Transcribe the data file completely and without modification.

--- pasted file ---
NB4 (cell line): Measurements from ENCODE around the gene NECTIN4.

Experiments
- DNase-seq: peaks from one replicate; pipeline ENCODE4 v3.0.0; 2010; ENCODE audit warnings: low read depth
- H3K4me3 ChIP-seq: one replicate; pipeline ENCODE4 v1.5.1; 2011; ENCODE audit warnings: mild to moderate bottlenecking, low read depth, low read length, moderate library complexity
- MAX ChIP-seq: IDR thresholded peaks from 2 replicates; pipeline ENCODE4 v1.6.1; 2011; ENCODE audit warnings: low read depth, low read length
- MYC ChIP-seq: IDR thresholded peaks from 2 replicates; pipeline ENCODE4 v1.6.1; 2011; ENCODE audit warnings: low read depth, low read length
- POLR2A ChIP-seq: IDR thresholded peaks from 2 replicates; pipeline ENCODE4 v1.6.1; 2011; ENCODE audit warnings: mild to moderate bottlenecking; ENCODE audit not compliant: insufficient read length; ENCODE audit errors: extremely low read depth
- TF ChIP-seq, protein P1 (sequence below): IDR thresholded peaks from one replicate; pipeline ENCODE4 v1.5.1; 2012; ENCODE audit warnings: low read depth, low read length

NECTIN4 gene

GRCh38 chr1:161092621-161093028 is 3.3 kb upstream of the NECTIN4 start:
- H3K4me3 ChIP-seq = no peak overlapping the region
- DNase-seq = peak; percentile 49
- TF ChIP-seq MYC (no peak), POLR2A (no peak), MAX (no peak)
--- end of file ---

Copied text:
NB4 (cell line): Measurements from ENCODE around the gene NECTIN4.

Experiments
- DNase-seq: peaks from one replicate; pipeline ENCODE4 v3.0.0; 2010; ENCODE audit warnings: low read depth
- H3K4me3 ChIP-seq: one replicate; pipeline ENCODE4 v1.5.1; 2011; ENCODE audit warnings: mild to moderate bottlenecking, low read depth, low read length, moderate library complexity
- MAX ChIP-seq: IDR thresholded peaks from 2 replicates; pipeline ENCODE4 v1.6.1; 2011; ENCODE audit warnings: low read depth, low read length
- MYC ChIP-seq: IDR thresholded peaks from 2 replicates; pipeline ENCODE4 v1.6.1; 2011; ENCODE audit warnings: low read depth, low read length
- POLR2A ChIP-seq: IDR thresholded peaks from 2 replicates; pipeline ENCODE4 v1.6.1; 2011; ENCODE audit warnings: mild to moderate bottlenecking; ENCODE audit not compliant: insufficient read length; ENCODE audit errors: extremely low read depth
- TF ChIP-seq, protein P1 (sequence below): IDR thresholded peaks from one replicate; pipeline ENCODE4 v1.5.1; 2012; ENCODE audit warnings: low read depth, low read length

NECTIN4 gene

GRCh38 chr1:161092621-161093028 is 3.3 kb upstream of the NECTIN4 start:
- H3K4me3 ChIP-seq = no peak overlapping the region
- DNase-seq = peak; percentile 49
- TF ChIP-seq MYC (no peak), POLR2A (no peak), MAX (no peak)